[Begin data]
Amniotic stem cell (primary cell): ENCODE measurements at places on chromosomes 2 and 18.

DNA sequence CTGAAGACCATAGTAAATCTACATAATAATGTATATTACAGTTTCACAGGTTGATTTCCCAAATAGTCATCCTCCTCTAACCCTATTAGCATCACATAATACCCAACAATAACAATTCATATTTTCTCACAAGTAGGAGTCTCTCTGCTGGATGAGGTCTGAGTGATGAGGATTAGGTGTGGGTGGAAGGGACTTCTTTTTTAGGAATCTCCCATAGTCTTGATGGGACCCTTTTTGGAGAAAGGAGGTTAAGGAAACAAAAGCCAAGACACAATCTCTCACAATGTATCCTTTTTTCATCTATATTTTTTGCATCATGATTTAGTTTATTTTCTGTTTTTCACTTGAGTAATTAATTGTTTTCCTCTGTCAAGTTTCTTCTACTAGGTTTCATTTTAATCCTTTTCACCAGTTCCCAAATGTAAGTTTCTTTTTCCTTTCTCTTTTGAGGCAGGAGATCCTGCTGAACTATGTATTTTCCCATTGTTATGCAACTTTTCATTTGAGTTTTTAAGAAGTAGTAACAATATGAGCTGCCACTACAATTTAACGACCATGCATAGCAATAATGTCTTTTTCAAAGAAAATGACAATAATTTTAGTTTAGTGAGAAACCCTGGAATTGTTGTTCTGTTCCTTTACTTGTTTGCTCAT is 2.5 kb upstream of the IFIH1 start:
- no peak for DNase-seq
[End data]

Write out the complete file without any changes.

Amniotic stem cell (primary cell): ENCODE measurements at places on chromosomes 2 and 18.

DNA sequence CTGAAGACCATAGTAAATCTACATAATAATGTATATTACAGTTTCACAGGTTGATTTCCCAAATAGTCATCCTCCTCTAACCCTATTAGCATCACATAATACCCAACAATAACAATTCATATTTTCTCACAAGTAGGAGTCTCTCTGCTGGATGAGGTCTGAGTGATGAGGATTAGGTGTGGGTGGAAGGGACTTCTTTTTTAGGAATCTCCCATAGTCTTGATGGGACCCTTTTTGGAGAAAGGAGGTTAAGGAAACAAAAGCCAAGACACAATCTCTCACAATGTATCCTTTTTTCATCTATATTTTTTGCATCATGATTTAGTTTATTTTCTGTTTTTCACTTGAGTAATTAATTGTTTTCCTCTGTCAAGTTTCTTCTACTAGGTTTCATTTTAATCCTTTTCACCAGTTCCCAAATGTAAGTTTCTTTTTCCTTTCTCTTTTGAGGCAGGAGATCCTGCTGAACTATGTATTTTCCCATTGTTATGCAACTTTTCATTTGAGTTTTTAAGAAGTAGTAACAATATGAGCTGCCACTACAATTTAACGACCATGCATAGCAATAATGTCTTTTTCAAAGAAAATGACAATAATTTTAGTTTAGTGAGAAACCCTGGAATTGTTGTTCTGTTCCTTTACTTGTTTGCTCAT is 2.5 kb upstream of the IFIH1 start:
- no peak for DNase-seq